Artist In Your Own Home: Improve your Photography by Practicing in Your Own House!

Have you ever felt constricted in your ability to learn and grow in your photography because you don’t have access to high-end workshops or expensive photography classes? Maybe your time is limited, and you want to increase your skill set, but you don’t have the energy or the time required to be venturing out on photography walks and exploring exciting venues to capture great photos.

I understand the feeling!

When I began my photography journey two years ago, I had an 18-month old and a three year old. I was eager to learn photography, but I was tied to the demanding life of parenting very young children: the necessary routines of mealtimes, play dates, and nap schedules. As much as I dreamed of whisking my kids off to dreamy locations and photographing them in costumed, pre-planned scenes, it just wasn’t going to happen.  My circumstances required me to learn my craft within the walls of my own home. While this felt restricting at times, I believe that it cultivated disciplines in me that have made a great impact on my growth as a photographer.  These are just a few of the ways that I believe practicing the art of photography in your own home, during your everyday life, can help you grow as an artist.

It compels you to be an observer of your environment.

When you photograph a subject or objects within your own home, you begin to look for interest in places that seem ordinary, or that you may not have considered before.  For example, my kids love reading in my bed, but for the longest time it didn’t occur to me to photograph them there.
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Or this shot of my daughter, sitting quietly by as I began to pack up our house for a recent out of state move.

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I’m so glad I captured this! It documents an otherwise fleeting moment in the midst of such a big transition for our family.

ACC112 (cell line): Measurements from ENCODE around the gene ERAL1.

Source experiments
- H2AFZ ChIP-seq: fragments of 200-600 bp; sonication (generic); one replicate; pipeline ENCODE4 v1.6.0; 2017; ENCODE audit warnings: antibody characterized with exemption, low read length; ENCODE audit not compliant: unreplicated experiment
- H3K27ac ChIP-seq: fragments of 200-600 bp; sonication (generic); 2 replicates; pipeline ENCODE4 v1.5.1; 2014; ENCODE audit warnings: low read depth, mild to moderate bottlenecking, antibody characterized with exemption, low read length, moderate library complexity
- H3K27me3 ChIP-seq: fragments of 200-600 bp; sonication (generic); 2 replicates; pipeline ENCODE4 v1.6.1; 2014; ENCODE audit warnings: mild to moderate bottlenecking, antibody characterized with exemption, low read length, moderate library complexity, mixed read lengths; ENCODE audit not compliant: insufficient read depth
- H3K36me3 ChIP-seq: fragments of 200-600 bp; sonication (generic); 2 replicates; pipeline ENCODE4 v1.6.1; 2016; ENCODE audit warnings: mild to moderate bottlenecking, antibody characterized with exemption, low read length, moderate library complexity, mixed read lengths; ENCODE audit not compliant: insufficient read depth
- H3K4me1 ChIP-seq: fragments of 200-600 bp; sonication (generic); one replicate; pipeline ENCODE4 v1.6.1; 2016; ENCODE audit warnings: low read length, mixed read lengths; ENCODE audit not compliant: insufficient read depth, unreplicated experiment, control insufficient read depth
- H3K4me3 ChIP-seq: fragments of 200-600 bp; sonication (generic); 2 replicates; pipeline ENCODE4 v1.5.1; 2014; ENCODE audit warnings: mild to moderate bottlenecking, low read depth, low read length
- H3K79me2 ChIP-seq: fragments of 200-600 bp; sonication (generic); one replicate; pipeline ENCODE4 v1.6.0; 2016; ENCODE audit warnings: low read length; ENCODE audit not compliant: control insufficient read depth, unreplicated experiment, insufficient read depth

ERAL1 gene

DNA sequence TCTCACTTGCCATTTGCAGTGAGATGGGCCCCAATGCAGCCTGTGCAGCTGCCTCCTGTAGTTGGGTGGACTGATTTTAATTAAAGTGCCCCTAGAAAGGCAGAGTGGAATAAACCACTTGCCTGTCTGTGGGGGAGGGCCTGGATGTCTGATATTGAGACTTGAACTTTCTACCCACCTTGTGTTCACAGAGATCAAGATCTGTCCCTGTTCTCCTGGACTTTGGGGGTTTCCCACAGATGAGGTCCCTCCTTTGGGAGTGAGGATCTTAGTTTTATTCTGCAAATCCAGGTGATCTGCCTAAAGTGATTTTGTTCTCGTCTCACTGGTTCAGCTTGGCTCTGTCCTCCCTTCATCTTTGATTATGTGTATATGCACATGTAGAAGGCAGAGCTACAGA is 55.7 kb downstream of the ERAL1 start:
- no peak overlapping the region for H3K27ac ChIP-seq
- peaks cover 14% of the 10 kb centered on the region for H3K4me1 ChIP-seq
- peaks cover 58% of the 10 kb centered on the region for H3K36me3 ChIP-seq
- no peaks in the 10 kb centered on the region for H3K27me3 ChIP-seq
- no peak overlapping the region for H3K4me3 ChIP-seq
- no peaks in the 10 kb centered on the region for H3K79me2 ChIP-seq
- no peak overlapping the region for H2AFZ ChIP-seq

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It teaches you to work with what you have.
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Every photographer loves an ideal and striking location to shoot in. If you’re anything like me, you observe your surroundings in terms of how feasible they would be for a photo session. I have often had photographers tell me, “But I don’t like my house, I’d never want to photograph it!” The reality is, sometimes we have to shoot in less-than-ideal situations, and we need to learn how to work with what we have to make the best of it. The limitations of your home aren’t going anywhere. Learn to work with them, and even make them work for you!

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It trains you to look for a new perspective.

Don’t be afraid to try the unexpected! I would encourage you to try out new perspectives to photograph in your home. Try shooting from up high. Photo 5_Artist in Home
Then get down on the ground and photograph from there.
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Find ways to tell the story with your image. Be creative in your delivery!

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In this photo, my son was lost in a world of imagination. I wanted the photo to give the viewer my perspective of peeking in on him. Utilizing the wall and door-frame in the foreground gave the image that very feeling, while creating negative space to draw your eye right to him.

“The reality is, sometimes we have to shoot in less-than-ideal situations, and we need to learn how to work with what we have to make the best of it.”

I encourage you to take out your camera in your own house and photograph the world you live in. No matter how you feel about the backdrop of your home, remember: A good location helps, but capturing your subject in an artistic and evoking way can happen no matter the scene. Put on fresh eyes, and allow your skillset to grow as you and refuse to be limited by your surroundings and learn to be an artist in your very own home!

Got a question? Let me know in the comments below!
Betsy